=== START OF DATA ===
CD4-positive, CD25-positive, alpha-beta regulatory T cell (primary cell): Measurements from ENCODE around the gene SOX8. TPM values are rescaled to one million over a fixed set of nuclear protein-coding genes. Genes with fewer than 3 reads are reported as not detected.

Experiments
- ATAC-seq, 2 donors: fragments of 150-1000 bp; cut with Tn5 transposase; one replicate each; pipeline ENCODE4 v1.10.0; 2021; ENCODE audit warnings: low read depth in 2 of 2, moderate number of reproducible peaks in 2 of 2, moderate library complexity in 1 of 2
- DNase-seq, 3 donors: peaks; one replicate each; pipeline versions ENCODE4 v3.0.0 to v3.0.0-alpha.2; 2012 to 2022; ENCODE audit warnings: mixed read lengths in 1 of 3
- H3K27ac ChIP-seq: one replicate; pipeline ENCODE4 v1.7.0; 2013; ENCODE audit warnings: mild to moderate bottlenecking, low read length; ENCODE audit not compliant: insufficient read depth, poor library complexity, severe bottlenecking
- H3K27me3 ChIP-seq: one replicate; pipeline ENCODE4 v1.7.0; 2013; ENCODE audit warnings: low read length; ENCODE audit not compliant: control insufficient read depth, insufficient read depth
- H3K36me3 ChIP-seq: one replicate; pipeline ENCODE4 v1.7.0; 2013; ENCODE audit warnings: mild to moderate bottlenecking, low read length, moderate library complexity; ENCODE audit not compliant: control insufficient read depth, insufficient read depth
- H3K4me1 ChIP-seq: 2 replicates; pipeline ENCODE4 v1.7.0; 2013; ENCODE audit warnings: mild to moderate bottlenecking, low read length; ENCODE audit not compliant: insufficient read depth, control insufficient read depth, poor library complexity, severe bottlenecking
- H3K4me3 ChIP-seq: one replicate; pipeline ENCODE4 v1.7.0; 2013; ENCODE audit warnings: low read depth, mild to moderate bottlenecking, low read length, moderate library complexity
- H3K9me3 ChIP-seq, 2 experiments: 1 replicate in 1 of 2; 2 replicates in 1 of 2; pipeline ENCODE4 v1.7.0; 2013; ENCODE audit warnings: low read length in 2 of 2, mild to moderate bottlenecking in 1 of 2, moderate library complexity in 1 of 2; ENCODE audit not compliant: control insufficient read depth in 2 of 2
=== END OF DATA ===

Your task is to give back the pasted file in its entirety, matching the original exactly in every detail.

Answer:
CD4-positive, CD25-positive, alpha-beta regulatory T cell (primary cell): Measurements from ENCODE around the gene SOX8. TPM values are rescaled to one million over a fixed set of nuclear protein-coding genes. Genes with fewer than 3 reads are reported as not detected.

Experiments
- ATAC-seq, 2 donors: fragments of 150-1000 bp; cut with Tn5 transposase; one replicate each; pipeline ENCODE4 v1.10.0; 2021; ENCODE audit warnings: low read depth in 2 of 2, moderate number of reproducible peaks in 2 of 2, moderate library complexity in 1 of 2
- DNase-seq, 3 donors: peaks; one replicate each; pipeline versions ENCODE4 v3.0.0 to v3.0.0-alpha.2; 2012 to 2022; ENCODE audit warnings: mixed read lengths in 1 of 3
- H3K27ac ChIP-seq: one replicate; pipeline ENCODE4 v1.7.0; 2013; ENCODE audit warnings: mild to moderate bottlenecking, low read length; ENCODE audit not compliant: insufficient read depth, poor library complexity, severe bottlenecking
- H3K27me3 ChIP-seq: one replicate; pipeline ENCODE4 v1.7.0; 2013; ENCODE audit warnings: low read length; ENCODE audit not compliant: control insufficient read depth, insufficient read depth
- H3K36me3 ChIP-seq: one replicate; pipeline ENCODE4 v1.7.0; 2013; ENCODE audit warnings: mild to moderate bottlenecking, low read length, moderate library complexity; ENCODE audit not compliant: control insufficient read depth, insufficient read depth
- H3K4me1 ChIP-seq: 2 replicates; pipeline ENCODE4 v1.7.0; 2013; ENCODE audit warnings: mild to moderate bottlenecking, low read length; ENCODE audit not compliant: insufficient read depth, control insufficient read depth, poor library complexity, severe bottlenecking
- H3K4me3 ChIP-seq: one replicate; pipeline ENCODE4 v1.7.0; 2013; ENCODE audit warnings: low read depth, mild to moderate bottlenecking, low read length, moderate library complexity
- H3K9me3 ChIP-seq, 2 experiments: 1 replicate in 1 of 2; 2 replicates in 1 of 2; pipeline ENCODE4 v1.7.0; 2013; ENCODE audit warnings: low read length in 2 of 2, mild to moderate bottlenecking in 1 of 2, moderate library complexity in 1 of 2; ENCODE audit not compliant: control insufficient read depth in 2 of 2